Though he voyages with but fourteen companions, the ship is big enough to carry back four horses.
"There is something for Master Gerald to carry back to the luncheon-cart," he said.
She went to carry back this money with great gratitude to Mrs. Sponge.
As he surmised, they were not likely to allow him to carry back the valuables he had in his possession.
Ted signed to the Gurkhas to help him carry back their wounded officer.
Still there were the letters to be written which Maso was to carry back from Bologna.
He also offered to carry back any message or supplies the American Admiral might choose to send them.
How far off in time are we to carry back the date of their arrival?
Hereupon I requested Delilah to carry back Morhof, and replace him in the wide gap he had left in the bookshelf.
We knew it would be disastrous for you to carry back to your world your idea of how we live.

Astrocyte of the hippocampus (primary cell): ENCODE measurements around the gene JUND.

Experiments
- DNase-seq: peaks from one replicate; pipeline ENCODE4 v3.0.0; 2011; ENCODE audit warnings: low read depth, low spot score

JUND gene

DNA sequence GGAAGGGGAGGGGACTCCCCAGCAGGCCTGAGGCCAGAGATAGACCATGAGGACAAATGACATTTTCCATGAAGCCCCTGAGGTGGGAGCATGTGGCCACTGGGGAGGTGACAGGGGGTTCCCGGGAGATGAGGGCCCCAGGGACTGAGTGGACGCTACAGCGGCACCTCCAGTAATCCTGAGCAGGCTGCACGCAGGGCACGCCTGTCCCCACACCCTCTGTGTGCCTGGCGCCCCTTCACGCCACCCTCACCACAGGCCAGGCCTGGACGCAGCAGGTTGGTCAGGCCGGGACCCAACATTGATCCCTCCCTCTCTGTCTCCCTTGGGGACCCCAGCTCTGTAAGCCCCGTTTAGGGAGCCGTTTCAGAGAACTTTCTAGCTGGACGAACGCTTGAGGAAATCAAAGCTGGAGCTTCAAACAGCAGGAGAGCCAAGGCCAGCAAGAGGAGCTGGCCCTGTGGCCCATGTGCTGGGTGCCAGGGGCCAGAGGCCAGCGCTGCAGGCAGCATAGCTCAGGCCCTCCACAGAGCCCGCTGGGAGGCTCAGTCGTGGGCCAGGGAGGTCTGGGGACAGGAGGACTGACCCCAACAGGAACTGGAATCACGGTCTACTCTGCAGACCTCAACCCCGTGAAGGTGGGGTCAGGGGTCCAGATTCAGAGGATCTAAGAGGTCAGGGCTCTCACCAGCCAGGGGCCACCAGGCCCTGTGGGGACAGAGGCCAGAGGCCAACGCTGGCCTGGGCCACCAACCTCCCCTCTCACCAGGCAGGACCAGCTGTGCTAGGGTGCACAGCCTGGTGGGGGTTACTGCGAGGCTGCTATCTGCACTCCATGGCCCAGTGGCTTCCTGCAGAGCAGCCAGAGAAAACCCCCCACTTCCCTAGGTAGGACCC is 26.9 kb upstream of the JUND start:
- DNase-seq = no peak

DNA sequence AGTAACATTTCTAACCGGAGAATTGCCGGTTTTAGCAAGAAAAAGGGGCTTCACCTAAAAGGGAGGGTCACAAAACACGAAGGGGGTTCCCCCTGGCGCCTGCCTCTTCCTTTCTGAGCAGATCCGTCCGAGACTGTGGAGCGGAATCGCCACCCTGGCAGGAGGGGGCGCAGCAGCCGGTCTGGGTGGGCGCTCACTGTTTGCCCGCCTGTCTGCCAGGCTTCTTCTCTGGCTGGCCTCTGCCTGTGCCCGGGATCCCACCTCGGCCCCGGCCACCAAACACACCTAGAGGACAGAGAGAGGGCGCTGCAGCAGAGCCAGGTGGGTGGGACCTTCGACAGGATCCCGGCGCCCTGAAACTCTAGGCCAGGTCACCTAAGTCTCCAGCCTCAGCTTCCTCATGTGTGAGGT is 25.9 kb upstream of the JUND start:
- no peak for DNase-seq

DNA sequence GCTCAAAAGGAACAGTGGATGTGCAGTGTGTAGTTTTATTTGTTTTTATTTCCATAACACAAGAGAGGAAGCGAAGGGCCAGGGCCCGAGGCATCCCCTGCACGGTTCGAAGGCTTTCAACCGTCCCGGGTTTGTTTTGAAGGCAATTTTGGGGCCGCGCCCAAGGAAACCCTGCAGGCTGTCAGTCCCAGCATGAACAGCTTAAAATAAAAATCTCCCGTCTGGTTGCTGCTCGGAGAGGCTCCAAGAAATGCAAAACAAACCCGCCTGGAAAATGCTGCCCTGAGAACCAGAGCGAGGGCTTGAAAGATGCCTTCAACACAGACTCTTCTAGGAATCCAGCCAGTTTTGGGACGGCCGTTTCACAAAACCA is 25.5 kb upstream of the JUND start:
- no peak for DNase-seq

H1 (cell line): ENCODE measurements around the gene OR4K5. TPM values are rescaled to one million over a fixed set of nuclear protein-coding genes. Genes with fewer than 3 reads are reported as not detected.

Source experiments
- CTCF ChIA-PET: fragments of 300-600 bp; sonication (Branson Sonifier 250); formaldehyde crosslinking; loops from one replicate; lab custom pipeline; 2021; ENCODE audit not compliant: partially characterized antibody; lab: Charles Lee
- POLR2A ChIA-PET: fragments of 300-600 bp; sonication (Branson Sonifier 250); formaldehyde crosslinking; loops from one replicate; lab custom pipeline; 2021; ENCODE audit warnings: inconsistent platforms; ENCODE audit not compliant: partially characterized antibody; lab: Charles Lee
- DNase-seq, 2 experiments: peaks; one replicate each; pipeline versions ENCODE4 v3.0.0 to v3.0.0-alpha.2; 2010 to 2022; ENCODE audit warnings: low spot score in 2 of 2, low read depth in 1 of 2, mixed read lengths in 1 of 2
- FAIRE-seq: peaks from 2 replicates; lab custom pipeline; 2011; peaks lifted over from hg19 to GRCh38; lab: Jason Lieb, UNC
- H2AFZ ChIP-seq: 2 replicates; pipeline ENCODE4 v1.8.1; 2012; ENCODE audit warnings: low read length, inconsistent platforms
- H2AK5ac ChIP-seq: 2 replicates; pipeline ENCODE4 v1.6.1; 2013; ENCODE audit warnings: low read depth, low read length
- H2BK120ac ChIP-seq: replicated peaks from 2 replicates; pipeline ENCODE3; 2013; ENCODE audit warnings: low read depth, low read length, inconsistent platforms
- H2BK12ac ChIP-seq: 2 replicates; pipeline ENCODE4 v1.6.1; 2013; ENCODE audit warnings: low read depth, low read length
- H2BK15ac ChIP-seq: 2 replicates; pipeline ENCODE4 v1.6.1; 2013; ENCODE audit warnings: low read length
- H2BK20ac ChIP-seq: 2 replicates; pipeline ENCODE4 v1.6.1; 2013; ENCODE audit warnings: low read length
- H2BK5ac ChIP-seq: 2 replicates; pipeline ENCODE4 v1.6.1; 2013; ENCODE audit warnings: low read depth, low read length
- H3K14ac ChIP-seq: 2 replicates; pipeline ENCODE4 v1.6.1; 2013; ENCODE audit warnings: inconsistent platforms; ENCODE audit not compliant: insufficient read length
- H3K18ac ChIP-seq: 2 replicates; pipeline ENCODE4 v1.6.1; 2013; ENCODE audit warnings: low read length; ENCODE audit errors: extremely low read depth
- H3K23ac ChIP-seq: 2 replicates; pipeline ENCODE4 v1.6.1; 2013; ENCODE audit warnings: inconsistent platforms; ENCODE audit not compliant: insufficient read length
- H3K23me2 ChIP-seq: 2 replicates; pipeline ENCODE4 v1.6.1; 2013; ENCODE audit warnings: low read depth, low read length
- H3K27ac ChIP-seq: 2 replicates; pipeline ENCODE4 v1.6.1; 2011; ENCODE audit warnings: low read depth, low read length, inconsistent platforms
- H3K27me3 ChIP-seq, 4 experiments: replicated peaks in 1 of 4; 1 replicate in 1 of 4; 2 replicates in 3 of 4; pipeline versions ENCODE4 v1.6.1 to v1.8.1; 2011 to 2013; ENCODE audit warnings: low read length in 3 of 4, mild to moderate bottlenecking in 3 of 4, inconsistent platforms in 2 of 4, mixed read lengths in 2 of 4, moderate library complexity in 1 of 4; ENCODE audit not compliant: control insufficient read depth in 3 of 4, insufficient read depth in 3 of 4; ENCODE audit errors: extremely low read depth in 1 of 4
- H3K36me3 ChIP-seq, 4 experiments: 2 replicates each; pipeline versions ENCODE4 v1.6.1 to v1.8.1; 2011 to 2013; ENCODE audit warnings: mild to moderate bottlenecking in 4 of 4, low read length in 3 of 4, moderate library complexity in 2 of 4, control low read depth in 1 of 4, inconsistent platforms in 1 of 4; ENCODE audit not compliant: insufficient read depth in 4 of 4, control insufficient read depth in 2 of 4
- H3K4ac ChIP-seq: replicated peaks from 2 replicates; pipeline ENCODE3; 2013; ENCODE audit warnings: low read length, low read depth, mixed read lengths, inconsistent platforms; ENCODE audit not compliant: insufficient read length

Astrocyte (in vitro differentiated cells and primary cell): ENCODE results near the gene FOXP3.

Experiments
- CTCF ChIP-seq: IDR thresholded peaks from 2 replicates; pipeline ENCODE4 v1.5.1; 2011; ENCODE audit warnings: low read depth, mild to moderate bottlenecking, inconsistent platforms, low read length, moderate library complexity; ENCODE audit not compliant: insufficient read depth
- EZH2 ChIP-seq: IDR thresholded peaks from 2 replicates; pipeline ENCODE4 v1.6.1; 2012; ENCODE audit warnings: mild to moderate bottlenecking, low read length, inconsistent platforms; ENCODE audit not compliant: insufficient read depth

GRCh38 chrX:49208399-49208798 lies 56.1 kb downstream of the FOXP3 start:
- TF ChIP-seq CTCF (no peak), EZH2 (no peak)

early 14c., from Anglo-French carier "to transport in a vehicle" or Old North French carrier "to cart, carry" (Modern French charrier), from Gallo-Romance *carrizare, from Late Latin carricare, from Latin carrum (see car).
Meaning "take by force" is from 1580s. Sense of "gain victory in an election" is from 1610s. Of sound, "to be heard at a distance" by 1896. Carrying capacity is attested from 1836. Carry on "continue to advance" is from 1640s; carryings-on "questionable doings" is from 1660s. Carry-castle (1590s) was an old descriptive term for an elephant.
c.1600, "vehicle for carrying," from carry (v.). U.S. football sense attested by 1949.
[fr the 1920s phrase carry iron, ''to be armed'']